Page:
Building a lab datacenter: Setting up shared storage

In this post, we will setup the initial shared storage.

For this demonstration, I am using an Thecus M3800 with firmware 1.00.05.1.  This was my first NAS purchased about 3 years ago.  At the time I got this, my thinking was hooking it up directly to a TV for movies and such, but those thoughts quickly exited.  While the unit does come with a remote control, what formats it will and wont play is an issue as well as the clunky interface.  It has 3x 1TB drives in it, take care to make sure the drives you intend to use are on the HCL (Hardware compatibility list that most vendors these days have) or you could end up with interesting and unexpected results.

Here is our basic interface:

From here I am going to destroy the current raid on the system and recreate it since this is  now the oldest of my NAS’s and is being repurposed for this.  After clicking ‘Remove’ above, we get this:

Raid destroyed.

Now we go back to the raid interface and must select the raid type and stripe size:

I selected a stripe size of 4k and raid 5.  Here is the build time for this specific system.  This will vary depending on the stripe size, raid 5, the size of your hard drives, and your nas system.  Expect it to take a while.  Later I will have a demo of this on a NetApp system.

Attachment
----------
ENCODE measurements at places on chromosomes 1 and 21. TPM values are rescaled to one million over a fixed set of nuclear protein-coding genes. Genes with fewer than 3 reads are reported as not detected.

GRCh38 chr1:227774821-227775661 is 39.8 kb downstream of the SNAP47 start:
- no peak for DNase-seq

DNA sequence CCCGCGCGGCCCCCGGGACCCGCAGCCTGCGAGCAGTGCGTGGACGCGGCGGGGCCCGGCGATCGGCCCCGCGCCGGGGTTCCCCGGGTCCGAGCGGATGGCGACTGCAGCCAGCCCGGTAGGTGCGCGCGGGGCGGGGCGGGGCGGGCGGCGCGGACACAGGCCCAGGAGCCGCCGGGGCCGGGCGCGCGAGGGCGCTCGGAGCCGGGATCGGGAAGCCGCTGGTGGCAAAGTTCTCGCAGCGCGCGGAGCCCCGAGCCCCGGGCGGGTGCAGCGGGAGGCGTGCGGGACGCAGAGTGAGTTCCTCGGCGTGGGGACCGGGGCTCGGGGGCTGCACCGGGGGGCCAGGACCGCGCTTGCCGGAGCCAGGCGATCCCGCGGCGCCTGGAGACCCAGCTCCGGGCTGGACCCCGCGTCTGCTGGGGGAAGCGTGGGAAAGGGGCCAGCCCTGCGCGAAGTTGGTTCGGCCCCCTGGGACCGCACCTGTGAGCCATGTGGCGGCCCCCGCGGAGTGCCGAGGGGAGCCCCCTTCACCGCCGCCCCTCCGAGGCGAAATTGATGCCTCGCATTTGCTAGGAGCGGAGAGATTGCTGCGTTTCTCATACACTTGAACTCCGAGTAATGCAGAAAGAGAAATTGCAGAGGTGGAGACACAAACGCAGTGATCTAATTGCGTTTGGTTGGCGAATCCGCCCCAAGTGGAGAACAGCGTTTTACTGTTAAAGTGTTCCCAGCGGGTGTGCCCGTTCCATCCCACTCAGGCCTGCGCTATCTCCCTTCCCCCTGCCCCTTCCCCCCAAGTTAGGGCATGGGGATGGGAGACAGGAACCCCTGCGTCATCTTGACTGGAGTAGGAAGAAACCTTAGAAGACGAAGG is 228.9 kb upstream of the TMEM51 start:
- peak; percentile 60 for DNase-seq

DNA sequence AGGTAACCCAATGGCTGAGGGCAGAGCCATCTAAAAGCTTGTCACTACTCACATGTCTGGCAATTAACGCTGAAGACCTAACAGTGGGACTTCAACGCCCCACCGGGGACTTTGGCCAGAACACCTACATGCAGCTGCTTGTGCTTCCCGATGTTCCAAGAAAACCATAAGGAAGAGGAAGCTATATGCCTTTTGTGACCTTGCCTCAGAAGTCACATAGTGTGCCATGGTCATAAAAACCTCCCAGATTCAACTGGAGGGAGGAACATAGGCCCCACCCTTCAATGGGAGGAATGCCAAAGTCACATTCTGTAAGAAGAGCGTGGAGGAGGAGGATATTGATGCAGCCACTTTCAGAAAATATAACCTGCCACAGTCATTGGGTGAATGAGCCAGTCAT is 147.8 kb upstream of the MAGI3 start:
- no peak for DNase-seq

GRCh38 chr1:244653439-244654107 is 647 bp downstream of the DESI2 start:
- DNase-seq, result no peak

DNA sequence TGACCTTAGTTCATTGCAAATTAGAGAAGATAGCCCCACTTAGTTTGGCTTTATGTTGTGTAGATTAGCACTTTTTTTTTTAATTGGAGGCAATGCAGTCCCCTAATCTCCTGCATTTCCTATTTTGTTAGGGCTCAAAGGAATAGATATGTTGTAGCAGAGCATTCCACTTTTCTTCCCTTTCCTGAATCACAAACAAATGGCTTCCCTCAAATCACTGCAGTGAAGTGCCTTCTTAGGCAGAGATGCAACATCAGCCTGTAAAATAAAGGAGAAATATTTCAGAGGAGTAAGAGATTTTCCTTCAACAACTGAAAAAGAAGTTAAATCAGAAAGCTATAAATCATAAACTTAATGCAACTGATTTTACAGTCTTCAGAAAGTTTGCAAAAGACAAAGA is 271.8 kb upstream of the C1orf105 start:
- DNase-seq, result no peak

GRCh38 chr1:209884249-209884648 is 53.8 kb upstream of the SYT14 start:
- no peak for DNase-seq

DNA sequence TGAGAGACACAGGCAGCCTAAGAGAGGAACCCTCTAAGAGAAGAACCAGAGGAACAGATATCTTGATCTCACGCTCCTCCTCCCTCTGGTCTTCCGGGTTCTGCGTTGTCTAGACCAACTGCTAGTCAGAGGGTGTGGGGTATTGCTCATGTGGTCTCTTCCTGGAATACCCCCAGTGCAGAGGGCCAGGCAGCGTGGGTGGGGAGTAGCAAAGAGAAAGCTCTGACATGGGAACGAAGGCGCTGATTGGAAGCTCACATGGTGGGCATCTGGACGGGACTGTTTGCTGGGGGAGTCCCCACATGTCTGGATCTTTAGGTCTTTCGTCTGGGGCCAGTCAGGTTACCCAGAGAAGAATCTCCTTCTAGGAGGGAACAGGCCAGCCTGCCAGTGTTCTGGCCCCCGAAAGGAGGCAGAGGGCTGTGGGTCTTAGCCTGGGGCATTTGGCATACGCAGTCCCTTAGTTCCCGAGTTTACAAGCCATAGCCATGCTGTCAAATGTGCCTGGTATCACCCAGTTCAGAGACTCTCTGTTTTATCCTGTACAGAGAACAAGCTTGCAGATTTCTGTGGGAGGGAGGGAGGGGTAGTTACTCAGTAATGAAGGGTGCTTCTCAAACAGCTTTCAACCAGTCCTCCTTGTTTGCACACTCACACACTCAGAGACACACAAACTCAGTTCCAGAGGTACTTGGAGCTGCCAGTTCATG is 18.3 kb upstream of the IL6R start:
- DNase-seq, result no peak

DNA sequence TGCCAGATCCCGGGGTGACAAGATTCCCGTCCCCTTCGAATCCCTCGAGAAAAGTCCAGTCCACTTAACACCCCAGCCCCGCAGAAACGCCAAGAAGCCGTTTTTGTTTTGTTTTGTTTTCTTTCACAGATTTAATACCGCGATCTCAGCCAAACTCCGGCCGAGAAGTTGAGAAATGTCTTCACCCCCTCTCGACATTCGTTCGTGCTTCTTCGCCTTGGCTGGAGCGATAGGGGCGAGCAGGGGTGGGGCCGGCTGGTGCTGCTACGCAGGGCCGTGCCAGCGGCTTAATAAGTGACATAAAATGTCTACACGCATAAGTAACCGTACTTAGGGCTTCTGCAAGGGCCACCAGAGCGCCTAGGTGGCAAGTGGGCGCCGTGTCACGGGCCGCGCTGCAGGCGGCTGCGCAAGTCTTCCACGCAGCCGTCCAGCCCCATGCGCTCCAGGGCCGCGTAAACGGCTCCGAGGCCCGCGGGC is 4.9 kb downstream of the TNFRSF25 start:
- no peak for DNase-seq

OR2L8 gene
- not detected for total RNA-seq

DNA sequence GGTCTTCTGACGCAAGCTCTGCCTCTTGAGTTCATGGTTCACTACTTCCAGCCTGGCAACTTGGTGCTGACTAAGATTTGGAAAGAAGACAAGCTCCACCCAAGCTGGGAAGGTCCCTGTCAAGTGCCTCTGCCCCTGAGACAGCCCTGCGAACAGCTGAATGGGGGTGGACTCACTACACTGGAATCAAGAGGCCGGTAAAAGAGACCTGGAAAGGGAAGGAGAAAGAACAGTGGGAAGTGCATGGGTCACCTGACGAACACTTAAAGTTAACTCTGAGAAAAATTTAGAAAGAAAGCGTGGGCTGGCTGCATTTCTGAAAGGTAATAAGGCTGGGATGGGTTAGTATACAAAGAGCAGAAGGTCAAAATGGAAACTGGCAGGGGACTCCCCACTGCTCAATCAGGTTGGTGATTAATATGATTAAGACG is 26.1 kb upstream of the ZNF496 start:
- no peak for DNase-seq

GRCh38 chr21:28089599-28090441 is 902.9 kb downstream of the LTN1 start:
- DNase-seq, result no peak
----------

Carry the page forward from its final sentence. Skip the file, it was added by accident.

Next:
The raid build is complete, as we are using raid5, we lose 1 disk for parity.

Since our intention is to use VMware, we need to add a NFS share.  With VMware you can have LUN (block storage that use iScsi or Fiber Channel) or NAS storage that supports NFS only (no CIFS).  This Thecus does not support iSCSI, therefore we will be creating 2 NFS shares on it, 1 for virtual machines and a different share for data.

After the share is created, we have to add nfs permissions for VMware to be able to mount the share.  This is like any other NFS share.  VMware ESXi requires root= access as well.  Here we are saying the host 10.5.5.240 is allowed to mount the share with read/write and root access.

Another share was created as ‘data1’ with similar permissions.

The storage is now set up.  In a future post, I will walk through the installation of ESXi 5.